Go Deep: Happiness is a Big Fish
True happiness comes from within.
We’ve all heard it: inner peace, self-love - it goes by many names - but happiness, the big, rich, beautiful kind, comes from someplace deep. It’s a lot like a fish.
If you want to catch the little fish, you can stay in the shallow water. But if you want to catch the big fish, you’ve got to go deeper. -- David Lynch
As someone who holds a pretty strong association between happiness and big fish, this spoke to me. If happiness is a big fish, and the big fish live in the deep water… that’s where I’m going.
I’ve never been one to shy away from a challenge, to fear failure or to declare something “too risky.” Usually I just jump, with an open heart and a sense of purpose. Sometimes it works out, sometimes not. But I’ve never found myself at a deficit from the chances I’ve taken. I always learn something; it’s always a step forward.
Have no fear when it comes to personal growth.
But it’s dark in there.
It is, at first. But you learn your way around. After all, it’s you. Whatever your practice for going in - meditation, yoga, maybe fishing - once you know where everything is, you can navigate your own mind like you would your living room with the lights off - intuitively aware of familiar obstacles. The anxiety and fear of the unknown recedes, and the more time you spend getting to know yourself, the more love you’re able to create, just for you.
And that love becomes your center; it becomes your shelter from the storms that will no doubt come your way. You become your own rock because no matter what happens with other people, you know there’s at least one person who loves you more than anything and will always be there for you.
When shit hits the fan.
I gave my TEDxBoulder talk last month. I spoke about commitment, and how we have to get through the initial learning phase in any situation - marriage, love, work, fun - to get to a place where we start to get something back from it. Something truly worthwhile - a return on our investment in the thing - is the result of time and stamina.
A week after I spoke about commitment in front of 2000 people, my boyfriend broke up with me. He “can’t be in a relationship right now.” The irony.
A week after that, my grandmother went to Hospice. My mother has been at her bedside for weeks. I’ve made dinner for my father every night. I go to my job, immerse myself in work, fish when I can and try to see through all of this to the next thing.
On wednesday night, my grandmother died. I’m on my way to South Carolina for her funeral as I type this.
For the last two days, all anyone can say to me is “oh my god, how are you? I can’t believe what you’ve been through this month.”
I appreciate the sympathy, my friends are genuinely kind and supportive people, and I’m surprised at my response:
“I’m good, actually,” I say. And I am. It’s strange, and different and new for me to see it this way.
“I mean, all this stuff is happening around me, and it’s tough, but I know that it’s not happening to me. These situations are hard, but I’m okay.”
Amid these circumstances, but not as a victim of them, I’ve been able to maintain a centeredness that protects me from being blown off course. The love of self that I’ve created has become my refuge, and from here I can see through all of this to the next phase, when things will undoubtedly be better.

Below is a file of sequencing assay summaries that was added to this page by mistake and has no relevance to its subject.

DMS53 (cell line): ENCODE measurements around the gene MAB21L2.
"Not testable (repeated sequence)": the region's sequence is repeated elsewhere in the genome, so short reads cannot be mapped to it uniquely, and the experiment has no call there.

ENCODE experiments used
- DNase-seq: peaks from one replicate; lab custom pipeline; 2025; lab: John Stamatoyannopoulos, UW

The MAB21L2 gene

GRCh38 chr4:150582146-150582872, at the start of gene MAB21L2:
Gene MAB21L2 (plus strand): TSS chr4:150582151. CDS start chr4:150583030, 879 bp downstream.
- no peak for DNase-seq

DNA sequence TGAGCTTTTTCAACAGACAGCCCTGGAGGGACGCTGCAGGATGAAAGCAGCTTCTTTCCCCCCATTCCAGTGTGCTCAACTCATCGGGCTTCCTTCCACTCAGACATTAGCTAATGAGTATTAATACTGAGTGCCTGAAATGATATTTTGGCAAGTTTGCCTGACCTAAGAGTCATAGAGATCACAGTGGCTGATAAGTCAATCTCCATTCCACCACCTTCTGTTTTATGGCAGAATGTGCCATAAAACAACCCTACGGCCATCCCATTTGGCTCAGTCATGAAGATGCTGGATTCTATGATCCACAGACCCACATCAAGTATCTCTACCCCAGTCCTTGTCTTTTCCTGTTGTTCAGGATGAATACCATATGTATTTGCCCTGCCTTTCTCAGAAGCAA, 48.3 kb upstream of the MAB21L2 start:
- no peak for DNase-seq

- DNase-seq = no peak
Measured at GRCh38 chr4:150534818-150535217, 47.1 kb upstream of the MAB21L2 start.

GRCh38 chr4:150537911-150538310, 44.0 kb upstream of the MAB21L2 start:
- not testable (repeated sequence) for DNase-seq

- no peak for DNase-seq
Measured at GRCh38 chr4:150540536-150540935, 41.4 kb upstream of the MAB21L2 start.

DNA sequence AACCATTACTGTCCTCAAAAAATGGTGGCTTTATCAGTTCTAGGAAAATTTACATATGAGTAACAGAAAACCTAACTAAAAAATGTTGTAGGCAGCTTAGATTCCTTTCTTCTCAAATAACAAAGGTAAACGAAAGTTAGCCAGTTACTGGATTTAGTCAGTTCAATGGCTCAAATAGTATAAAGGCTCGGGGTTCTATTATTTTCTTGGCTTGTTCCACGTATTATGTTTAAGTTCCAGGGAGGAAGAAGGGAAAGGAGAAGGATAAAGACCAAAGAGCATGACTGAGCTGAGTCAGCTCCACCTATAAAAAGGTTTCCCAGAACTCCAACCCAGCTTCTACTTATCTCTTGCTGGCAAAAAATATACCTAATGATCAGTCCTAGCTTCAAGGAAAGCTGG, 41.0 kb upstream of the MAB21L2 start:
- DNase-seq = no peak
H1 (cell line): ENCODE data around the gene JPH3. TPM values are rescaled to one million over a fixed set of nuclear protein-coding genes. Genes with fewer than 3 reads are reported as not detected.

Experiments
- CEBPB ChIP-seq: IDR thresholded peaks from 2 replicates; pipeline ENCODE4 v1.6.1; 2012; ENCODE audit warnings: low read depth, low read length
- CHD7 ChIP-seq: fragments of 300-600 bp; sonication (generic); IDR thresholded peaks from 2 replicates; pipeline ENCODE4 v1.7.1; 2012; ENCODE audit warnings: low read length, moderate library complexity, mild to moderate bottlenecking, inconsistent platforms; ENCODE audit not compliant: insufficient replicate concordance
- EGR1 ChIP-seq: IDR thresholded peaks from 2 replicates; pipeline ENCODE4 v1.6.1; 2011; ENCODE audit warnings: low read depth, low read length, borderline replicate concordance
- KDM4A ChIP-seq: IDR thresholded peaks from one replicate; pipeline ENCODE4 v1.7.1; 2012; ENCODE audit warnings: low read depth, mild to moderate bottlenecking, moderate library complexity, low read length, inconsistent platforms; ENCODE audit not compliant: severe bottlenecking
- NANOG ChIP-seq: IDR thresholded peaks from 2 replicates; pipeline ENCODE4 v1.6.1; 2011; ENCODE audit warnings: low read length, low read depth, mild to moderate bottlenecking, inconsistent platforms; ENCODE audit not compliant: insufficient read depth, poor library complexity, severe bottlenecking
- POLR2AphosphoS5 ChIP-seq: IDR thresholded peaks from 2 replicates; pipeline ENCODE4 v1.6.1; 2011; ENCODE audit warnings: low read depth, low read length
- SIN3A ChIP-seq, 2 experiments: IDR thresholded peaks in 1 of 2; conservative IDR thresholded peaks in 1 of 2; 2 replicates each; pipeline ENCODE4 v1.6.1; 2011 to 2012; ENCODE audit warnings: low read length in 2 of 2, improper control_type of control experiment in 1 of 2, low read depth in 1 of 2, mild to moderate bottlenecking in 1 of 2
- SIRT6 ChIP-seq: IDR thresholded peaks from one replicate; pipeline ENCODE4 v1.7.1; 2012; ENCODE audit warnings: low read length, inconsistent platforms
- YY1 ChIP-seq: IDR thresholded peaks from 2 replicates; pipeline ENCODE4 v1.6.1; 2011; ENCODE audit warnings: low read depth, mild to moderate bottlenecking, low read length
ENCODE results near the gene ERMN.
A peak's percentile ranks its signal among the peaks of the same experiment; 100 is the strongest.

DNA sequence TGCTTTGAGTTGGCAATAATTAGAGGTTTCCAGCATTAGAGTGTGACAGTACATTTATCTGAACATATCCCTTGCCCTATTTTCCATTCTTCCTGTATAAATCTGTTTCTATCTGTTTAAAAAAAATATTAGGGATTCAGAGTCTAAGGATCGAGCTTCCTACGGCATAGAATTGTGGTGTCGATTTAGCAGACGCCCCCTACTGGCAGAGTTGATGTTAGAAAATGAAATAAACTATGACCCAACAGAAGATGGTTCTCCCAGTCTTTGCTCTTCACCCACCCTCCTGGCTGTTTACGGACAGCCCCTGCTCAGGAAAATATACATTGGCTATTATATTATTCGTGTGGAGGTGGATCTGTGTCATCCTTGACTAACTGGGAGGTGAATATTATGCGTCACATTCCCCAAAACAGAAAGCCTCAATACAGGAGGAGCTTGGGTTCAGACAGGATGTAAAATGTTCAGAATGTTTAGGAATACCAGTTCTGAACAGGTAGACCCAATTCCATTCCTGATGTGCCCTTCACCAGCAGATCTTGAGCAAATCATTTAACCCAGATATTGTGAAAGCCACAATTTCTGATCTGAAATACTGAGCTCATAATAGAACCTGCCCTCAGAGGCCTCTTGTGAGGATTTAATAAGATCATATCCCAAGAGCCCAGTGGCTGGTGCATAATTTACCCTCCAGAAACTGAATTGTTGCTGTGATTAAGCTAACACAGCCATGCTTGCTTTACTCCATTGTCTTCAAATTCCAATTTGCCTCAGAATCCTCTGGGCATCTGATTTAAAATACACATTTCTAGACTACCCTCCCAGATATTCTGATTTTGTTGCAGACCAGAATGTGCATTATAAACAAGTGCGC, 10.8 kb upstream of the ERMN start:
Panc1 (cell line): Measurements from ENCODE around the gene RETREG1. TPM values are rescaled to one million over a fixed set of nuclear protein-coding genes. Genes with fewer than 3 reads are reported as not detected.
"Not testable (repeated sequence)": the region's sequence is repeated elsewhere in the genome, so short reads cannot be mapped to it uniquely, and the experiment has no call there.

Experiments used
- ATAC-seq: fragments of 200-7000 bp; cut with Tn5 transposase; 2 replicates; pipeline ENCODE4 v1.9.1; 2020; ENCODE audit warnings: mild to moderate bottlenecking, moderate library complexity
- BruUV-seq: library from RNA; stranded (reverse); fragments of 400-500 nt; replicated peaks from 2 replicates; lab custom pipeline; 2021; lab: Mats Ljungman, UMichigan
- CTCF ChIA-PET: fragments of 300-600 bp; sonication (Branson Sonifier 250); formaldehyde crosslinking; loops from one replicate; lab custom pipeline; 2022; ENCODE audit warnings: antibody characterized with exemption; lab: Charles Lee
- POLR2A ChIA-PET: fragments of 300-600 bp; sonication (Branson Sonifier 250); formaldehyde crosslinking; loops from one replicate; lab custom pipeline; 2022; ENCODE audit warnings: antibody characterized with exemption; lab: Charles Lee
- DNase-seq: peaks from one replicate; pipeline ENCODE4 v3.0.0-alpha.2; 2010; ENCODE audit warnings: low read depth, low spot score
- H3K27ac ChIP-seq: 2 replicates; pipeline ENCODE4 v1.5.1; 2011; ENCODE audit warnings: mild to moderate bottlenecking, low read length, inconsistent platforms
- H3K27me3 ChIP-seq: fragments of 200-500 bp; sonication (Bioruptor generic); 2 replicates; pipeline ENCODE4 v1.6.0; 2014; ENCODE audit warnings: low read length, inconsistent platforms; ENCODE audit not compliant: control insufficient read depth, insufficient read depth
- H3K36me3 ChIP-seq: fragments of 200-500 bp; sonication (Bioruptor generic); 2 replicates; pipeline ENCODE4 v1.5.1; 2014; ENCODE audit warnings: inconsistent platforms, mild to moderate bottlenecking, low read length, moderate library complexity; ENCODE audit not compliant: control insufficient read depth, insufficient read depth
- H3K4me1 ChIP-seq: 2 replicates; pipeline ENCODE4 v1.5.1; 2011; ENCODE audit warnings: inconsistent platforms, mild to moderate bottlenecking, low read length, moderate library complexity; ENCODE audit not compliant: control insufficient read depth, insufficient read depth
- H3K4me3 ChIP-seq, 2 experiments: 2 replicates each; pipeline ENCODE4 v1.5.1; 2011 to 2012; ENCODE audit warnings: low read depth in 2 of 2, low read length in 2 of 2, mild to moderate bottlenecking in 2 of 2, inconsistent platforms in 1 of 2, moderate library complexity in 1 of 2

I believe in the good things coming.
There is only one way to move through this life: with love and trust and openness to possibility.
We have to love ourselves enough to keep pushing for what we want.
We have to trust ourselves to make choices that get us closer to what we want.
We have to stay open to the possibility that we may not know the outcome, but it might be better than anything we could even imagine.
My grandmother lived to be 92. She didn’t take no for an answer. She wasn’t afraid of failure. She saw risk as a challenge and setbacks as an opportunity to do it better next time. To go bigger. She was a force of nature. I hope that she would be proud of the risks I’ve taken.
Balls to the wall.
I had sworn off relationships when I fell in love. It didn’t work out, but I’m a kinder, softer, gentler person as a result. My heart is still open, more so to myself than ever before. In expanding my ability to love another, I’ve expanded my ability to love me, and that gives me an ever greater sense of centeredness and even more faith that I’m on the right path.
I had never spoken in public before I got onstage at TEDxBoulder last month. I should have been terrified, but what was the worst that could happen? I pushed myself in a way I didn’t even know was possible and now, my capacity for taking on new challenges comes with a confidence in my ability to learn and grow that didn’t exist before.
“Be fearless,” my grandmother used to say. “What do you have to lose?” (She also said If you're going to do the New York Times Sunday crossword, then you should trust your intelligence enough to do it in pen. Balls to the wall.)
We have everything we need. Right now.
Human beings are remarkably resilient creatures. We have a capacity for love and empathy that truly knows no bounds. But it starts within. Our self love is our capacity for love. We can’t love another any more than we love ourselves, and we won’t let their love for us exceed our own because we won’t feel that we deserve it. To truly love, and in so doing, to be truly happy, we have to go within. We have to find the things inside ourselves that we love and cultivate an appreciation for our stuff that surpasses the validation we get from external sources.
Those are the things that we turn to when the world goes sideways. Those are the things that are always there for us. The things that make us truly happy. The big fish.